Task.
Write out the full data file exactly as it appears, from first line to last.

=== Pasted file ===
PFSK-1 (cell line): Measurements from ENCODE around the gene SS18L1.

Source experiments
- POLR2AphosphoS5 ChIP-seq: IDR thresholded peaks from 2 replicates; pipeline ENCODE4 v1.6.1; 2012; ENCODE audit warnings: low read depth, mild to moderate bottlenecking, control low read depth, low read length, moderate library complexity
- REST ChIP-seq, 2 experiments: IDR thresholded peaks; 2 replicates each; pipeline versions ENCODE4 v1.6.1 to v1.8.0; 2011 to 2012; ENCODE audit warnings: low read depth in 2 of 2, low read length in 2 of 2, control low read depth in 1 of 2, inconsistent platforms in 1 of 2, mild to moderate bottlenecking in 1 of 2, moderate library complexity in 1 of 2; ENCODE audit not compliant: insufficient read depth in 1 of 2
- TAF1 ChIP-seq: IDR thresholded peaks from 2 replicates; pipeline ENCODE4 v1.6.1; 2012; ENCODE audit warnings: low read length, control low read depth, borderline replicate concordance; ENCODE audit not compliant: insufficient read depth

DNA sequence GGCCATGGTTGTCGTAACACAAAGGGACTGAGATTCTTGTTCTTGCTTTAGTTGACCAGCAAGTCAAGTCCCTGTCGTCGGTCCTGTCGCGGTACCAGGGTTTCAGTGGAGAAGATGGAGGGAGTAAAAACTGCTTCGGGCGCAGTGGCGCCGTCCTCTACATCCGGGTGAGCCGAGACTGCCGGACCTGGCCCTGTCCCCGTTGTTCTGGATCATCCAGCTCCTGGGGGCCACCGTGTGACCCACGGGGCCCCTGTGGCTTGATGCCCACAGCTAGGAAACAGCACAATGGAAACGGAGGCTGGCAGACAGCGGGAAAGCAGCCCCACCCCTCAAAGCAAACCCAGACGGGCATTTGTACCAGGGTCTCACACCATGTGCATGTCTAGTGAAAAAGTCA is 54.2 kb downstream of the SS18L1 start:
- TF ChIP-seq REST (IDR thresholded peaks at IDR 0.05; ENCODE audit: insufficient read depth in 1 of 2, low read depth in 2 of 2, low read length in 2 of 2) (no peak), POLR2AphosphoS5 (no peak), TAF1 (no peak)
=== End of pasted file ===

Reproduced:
PFSK-1 (cell line): Measurements from ENCODE around the gene SS18L1.

Source experiments
- POLR2AphosphoS5 ChIP-seq: IDR thresholded peaks from 2 replicates; pipeline ENCODE4 v1.6.1; 2012; ENCODE audit warnings: low read depth, mild to moderate bottlenecking, control low read depth, low read length, moderate library complexity
- REST ChIP-seq, 2 experiments: IDR thresholded peaks; 2 replicates each; pipeline versions ENCODE4 v1.6.1 to v1.8.0; 2011 to 2012; ENCODE audit warnings: low read depth in 2 of 2, low read length in 2 of 2, control low read depth in 1 of 2, inconsistent platforms in 1 of 2, mild to moderate bottlenecking in 1 of 2, moderate library complexity in 1 of 2; ENCODE audit not compliant: insufficient read depth in 1 of 2
- TAF1 ChIP-seq: IDR thresholded peaks from 2 replicates; pipeline ENCODE4 v1.6.1; 2012; ENCODE audit warnings: low read length, control low read depth, borderline replicate concordance; ENCODE audit not compliant: insufficient read depth

DNA sequence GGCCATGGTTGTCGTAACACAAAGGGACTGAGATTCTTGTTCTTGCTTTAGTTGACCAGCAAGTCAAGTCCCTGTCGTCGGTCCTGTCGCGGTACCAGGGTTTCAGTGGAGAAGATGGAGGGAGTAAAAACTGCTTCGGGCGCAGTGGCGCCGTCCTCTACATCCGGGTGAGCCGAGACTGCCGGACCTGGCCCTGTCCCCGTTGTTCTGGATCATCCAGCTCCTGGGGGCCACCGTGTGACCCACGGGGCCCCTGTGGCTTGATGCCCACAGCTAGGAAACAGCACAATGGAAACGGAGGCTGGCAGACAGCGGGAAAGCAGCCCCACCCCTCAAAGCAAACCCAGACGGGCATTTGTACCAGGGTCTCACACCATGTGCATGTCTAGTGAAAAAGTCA is 54.2 kb downstream of the SS18L1 start:
- TF ChIP-seq REST (IDR thresholded peaks at IDR 0.05; ENCODE audit: insufficient read depth in 1 of 2, low read depth in 2 of 2, low read length in 2 of 2) (no peak), POLR2AphosphoS5 (no peak), TAF1 (no peak)